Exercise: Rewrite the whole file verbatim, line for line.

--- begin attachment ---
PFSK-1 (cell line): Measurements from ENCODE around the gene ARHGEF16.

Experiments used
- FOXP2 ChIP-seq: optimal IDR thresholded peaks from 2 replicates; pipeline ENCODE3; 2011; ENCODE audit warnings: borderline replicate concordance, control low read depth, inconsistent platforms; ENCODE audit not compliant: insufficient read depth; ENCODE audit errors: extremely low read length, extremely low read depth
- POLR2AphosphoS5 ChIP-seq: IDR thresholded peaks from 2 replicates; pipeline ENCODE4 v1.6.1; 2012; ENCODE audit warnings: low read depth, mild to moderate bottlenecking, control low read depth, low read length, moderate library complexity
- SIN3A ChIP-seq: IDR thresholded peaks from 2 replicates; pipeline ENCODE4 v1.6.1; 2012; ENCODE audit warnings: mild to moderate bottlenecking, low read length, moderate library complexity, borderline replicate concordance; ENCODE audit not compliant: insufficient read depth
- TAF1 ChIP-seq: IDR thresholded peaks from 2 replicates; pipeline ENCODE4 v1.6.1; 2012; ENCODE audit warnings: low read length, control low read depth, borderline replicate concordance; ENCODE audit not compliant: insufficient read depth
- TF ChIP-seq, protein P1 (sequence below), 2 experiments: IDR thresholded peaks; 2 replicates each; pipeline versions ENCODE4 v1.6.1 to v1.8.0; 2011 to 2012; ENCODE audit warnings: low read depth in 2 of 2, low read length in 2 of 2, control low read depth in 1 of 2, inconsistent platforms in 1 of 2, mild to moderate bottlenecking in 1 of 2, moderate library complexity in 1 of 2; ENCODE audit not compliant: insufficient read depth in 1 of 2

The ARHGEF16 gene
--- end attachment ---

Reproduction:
PFSK-1 (cell line): Measurements from ENCODE around the gene ARHGEF16.

Experiments used
- FOXP2 ChIP-seq: optimal IDR thresholded peaks from 2 replicates; pipeline ENCODE3; 2011; ENCODE audit warnings: borderline replicate concordance, control low read depth, inconsistent platforms; ENCODE audit not compliant: insufficient read depth; ENCODE audit errors: extremely low read length, extremely low read depth
- POLR2AphosphoS5 ChIP-seq: IDR thresholded peaks from 2 replicates; pipeline ENCODE4 v1.6.1; 2012; ENCODE audit warnings: low read depth, mild to moderate bottlenecking, control low read depth, low read length, moderate library complexity
- SIN3A ChIP-seq: IDR thresholded peaks from 2 replicates; pipeline ENCODE4 v1.6.1; 2012; ENCODE audit warnings: mild to moderate bottlenecking, low read length, moderate library complexity, borderline replicate concordance; ENCODE audit not compliant: insufficient read depth
- TAF1 ChIP-seq: IDR thresholded peaks from 2 replicates; pipeline ENCODE4 v1.6.1; 2012; ENCODE audit warnings: low read length, control low read depth, borderline replicate concordance; ENCODE audit not compliant: insufficient read depth
- TF ChIP-seq, protein P1 (sequence below), 2 experiments: IDR thresholded peaks; 2 replicates each; pipeline versions ENCODE4 v1.6.1 to v1.8.0; 2011 to 2012; ENCODE audit warnings: low read depth in 2 of 2, low read length in 2 of 2, control low read depth in 1 of 2, inconsistent platforms in 1 of 2, mild to moderate bottlenecking in 1 of 2, moderate library complexity in 1 of 2; ENCODE audit not compliant: insufficient read depth in 1 of 2

The ARHGEF16 gene